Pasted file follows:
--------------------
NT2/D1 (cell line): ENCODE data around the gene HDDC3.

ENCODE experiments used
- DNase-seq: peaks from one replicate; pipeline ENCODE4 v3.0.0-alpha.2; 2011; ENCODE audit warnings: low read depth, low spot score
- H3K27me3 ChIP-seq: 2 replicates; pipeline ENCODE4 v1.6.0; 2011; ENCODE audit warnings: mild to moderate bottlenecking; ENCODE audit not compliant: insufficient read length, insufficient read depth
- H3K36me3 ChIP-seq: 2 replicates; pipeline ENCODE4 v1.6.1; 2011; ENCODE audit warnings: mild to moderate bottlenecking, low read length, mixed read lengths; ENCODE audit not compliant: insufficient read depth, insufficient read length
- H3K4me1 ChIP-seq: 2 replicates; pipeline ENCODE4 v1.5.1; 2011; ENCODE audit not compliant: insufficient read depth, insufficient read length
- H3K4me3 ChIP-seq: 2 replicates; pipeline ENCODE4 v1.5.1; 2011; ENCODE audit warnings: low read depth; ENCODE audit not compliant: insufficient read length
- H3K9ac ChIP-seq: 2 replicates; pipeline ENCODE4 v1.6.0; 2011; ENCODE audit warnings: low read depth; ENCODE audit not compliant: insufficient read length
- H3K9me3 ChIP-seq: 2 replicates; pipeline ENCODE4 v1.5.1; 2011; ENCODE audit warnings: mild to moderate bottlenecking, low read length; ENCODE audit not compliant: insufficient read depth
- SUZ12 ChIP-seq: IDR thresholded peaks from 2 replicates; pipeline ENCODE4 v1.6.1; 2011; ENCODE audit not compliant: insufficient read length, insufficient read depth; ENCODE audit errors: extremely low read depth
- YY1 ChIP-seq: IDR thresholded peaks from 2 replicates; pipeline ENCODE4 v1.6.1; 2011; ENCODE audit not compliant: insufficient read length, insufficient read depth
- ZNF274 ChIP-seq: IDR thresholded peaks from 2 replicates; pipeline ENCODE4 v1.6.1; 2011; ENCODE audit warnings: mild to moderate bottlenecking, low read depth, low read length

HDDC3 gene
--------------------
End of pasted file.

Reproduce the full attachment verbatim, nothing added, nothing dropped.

NT2/D1 (cell line): ENCODE data around the gene HDDC3.

ENCODE experiments used
- DNase-seq: peaks from one replicate; pipeline ENCODE4 v3.0.0-alpha.2; 2011; ENCODE audit warnings: low read depth, low spot score
- H3K27me3 ChIP-seq: 2 replicates; pipeline ENCODE4 v1.6.0; 2011; ENCODE audit warnings: mild to moderate bottlenecking; ENCODE audit not compliant: insufficient read length, insufficient read depth
- H3K36me3 ChIP-seq: 2 replicates; pipeline ENCODE4 v1.6.1; 2011; ENCODE audit warnings: mild to moderate bottlenecking, low read length, mixed read lengths; ENCODE audit not compliant: insufficient read depth, insufficient read length
- H3K4me1 ChIP-seq: 2 replicates; pipeline ENCODE4 v1.5.1; 2011; ENCODE audit not compliant: insufficient read depth, insufficient read length
- H3K4me3 ChIP-seq: 2 replicates; pipeline ENCODE4 v1.5.1; 2011; ENCODE audit warnings: low read depth; ENCODE audit not compliant: insufficient read length
- H3K9ac ChIP-seq: 2 replicates; pipeline ENCODE4 v1.6.0; 2011; ENCODE audit warnings: low read depth; ENCODE audit not compliant: insufficient read length
- H3K9me3 ChIP-seq: 2 replicates; pipeline ENCODE4 v1.5.1; 2011; ENCODE audit warnings: mild to moderate bottlenecking, low read length; ENCODE audit not compliant: insufficient read depth
- SUZ12 ChIP-seq: IDR thresholded peaks from 2 replicates; pipeline ENCODE4 v1.6.1; 2011; ENCODE audit not compliant: insufficient read length, insufficient read depth; ENCODE audit errors: extremely low read depth
- YY1 ChIP-seq: IDR thresholded peaks from 2 replicates; pipeline ENCODE4 v1.6.1; 2011; ENCODE audit not compliant: insufficient read length, insufficient read depth
- ZNF274 ChIP-seq: IDR thresholded peaks from 2 replicates; pipeline ENCODE4 v1.6.1; 2011; ENCODE audit warnings: mild to moderate bottlenecking, low read depth, low read length

HDDC3 gene